Travis Releford is a Kansas City native who always wanted to play for the Jayhawks. When he signed the letter of intent to go to KU he most certainly had dreams bigger than how his career started. Coming the year after the entire starting squad from a National Championship team left, the playing time seemed up for grabs. Releford didn’t factor into the equation all that much. So much so that Self convinced him to red-shirt the following season. Even the year after that Releford still only played a little over 10 minutes a game.
This probably wasn’t what Releford imagined when he decided to go to Kansas. He could have gone to a mid-major and started. He could have gone to a lesser power and started as well. Instead he chose to go to Kansas. He took his red-shirt and did not complain. As a defender Releford might be the best on this team. A couple games in conference had the scales tipped towards KU based on his performance. He is currently averaging over 30 minutes a game.
Survive and Advance.
Jeff Withey was recruited heavily by Kansas coming out of high school. As a big man with legit skills and high upside Kansas would have been as good as any place in the country. Instead of trekking to the Midwest, the San Diego native chose to go with Lute Olsen to Arizona. When Olsen left, Withey asked to come back to his second choice of Kansas.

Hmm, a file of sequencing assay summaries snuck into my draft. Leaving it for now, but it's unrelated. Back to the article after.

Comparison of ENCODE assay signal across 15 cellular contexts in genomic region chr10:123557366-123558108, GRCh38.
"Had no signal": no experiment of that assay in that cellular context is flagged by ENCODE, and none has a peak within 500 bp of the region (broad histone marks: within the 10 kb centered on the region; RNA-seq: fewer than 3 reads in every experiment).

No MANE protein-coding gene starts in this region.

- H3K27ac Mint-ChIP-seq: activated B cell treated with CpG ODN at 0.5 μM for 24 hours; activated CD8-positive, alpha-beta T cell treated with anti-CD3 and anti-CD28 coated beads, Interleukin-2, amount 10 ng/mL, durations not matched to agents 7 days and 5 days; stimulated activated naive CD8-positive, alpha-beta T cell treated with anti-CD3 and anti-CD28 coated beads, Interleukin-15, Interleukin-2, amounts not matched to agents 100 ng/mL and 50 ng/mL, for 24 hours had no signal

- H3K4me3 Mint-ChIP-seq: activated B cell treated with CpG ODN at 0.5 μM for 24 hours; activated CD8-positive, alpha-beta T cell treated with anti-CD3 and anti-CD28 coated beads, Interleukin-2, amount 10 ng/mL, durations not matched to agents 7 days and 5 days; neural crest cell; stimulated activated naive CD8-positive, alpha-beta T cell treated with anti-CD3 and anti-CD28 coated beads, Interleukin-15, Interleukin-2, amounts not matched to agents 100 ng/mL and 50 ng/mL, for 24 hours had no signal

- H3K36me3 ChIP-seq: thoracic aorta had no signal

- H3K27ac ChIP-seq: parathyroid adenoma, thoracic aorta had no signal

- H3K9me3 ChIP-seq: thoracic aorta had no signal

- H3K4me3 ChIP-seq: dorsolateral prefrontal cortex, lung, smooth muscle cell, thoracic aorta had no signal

Upon arrival Withey also sat behind the two Morris twins and even a less experienced Robinson. He averaged 3 minutes per game two seasons ago, and only 6 last season. Coming in he started by default. The Jayhawks lost so much talent from last year’s squad there was nobody else. There were not high expectations and through the first half o the season, those were filled by Withey. Until he woke up and decided to realize that he was a top 40 recruit with legitimate skills. Inspiring songs from local media and adulation from fans, Withey had arrived as a legitimate part of this team.
Survive and advance.
Finally the hero from last night’s game Elijah Johnson. Johnson came as a five star recruit out of Las Vegas. Coming with Thomas Robinson he was expected to make a bigger impact. His freshman year consisted of only 6 minutes per game, but such is the life of a freshman under Bill Self. The following year wasn’t much better averaging only 13 minutes per game.